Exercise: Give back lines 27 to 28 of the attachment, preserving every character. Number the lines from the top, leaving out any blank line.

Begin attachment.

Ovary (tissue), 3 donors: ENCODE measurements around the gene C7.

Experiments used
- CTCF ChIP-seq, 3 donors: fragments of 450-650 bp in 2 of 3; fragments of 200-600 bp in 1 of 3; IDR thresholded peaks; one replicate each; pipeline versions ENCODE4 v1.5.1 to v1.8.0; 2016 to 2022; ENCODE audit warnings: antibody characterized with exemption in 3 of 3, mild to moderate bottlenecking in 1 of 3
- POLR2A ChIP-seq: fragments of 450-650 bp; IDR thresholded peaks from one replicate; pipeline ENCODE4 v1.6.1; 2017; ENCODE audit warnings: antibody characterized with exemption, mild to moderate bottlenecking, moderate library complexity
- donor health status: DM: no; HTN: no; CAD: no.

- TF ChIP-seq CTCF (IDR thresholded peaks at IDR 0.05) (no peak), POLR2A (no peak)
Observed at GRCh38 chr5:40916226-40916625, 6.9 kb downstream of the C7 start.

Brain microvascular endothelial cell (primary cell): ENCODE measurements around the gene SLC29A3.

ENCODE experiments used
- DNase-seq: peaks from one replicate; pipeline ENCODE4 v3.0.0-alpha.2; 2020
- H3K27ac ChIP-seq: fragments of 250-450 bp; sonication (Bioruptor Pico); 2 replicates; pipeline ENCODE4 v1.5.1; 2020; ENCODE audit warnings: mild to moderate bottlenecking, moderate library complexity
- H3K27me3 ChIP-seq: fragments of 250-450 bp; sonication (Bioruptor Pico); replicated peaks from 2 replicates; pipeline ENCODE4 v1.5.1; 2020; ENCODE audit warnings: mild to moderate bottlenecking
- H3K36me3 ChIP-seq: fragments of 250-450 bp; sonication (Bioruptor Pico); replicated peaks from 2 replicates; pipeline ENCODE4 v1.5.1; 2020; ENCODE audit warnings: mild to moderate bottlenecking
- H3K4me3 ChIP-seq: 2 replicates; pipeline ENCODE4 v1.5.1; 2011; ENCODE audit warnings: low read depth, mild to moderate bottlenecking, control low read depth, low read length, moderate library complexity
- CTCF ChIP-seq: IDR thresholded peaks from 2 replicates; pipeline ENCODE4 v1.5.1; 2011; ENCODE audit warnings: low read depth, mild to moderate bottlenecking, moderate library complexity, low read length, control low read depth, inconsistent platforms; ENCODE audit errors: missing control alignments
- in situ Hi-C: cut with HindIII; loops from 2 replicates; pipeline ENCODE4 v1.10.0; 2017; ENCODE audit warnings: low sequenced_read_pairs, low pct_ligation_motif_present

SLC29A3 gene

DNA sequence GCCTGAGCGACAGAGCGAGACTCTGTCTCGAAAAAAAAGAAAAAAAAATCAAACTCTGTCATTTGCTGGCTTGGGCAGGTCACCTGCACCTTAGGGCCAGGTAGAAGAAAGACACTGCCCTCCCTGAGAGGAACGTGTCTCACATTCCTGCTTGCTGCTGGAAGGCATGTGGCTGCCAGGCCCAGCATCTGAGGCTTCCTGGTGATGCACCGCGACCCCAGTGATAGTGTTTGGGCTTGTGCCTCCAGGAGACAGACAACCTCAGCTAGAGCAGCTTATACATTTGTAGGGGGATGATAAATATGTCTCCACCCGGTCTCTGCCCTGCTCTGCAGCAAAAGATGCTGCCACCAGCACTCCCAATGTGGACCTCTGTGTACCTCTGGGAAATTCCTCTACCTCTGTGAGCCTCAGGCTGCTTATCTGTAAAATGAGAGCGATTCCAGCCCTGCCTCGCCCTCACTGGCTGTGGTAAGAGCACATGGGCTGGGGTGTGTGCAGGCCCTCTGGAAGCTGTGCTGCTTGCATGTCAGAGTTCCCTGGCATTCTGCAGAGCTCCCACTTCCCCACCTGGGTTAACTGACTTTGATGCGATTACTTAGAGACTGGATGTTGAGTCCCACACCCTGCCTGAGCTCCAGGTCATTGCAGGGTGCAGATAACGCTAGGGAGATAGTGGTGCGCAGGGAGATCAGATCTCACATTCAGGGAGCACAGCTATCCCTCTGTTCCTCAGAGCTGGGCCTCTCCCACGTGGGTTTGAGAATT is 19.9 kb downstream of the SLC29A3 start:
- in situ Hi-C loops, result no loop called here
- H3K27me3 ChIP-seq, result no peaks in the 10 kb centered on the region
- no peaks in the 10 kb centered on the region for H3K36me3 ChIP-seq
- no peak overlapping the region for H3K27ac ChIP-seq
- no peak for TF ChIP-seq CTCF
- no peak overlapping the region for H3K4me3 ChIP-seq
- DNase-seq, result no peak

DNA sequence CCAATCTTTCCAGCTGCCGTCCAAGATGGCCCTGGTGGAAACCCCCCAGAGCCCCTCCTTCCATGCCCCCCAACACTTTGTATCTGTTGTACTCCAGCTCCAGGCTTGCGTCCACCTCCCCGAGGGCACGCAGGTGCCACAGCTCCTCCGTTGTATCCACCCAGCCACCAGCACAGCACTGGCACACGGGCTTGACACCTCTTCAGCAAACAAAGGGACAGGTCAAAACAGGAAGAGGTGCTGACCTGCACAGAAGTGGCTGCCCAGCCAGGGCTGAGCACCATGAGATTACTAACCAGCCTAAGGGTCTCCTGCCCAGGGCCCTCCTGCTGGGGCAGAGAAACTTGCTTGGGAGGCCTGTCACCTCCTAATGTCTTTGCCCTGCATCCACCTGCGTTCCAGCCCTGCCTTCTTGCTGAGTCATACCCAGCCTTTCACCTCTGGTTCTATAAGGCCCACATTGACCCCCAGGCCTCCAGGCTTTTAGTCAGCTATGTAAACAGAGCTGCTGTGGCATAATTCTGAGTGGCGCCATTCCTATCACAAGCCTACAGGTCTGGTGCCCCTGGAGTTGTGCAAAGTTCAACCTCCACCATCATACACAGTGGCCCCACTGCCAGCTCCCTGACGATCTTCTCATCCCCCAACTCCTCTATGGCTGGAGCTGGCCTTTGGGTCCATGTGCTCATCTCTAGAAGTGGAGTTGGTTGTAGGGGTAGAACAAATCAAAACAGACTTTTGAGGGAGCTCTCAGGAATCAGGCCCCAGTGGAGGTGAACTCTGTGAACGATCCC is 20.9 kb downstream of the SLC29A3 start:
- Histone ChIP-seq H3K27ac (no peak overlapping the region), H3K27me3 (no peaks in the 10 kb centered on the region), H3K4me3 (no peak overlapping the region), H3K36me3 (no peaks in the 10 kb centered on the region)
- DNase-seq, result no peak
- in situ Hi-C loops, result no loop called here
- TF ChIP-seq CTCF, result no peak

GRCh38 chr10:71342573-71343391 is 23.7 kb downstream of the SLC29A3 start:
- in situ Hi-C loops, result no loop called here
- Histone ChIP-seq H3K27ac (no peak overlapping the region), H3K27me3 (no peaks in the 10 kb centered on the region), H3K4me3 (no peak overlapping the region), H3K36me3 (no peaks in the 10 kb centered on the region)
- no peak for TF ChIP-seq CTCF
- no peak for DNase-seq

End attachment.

- Histone ChIP-seq H3K27ac (no peak overlapping the region), H3K27me3 (no peaks in the 10 kb centered on the region), H3K4me3 (no peak overlapping the region), H3K36me3 (no peaks in the 10 kb centered on the region)
- DNase-seq, result no peak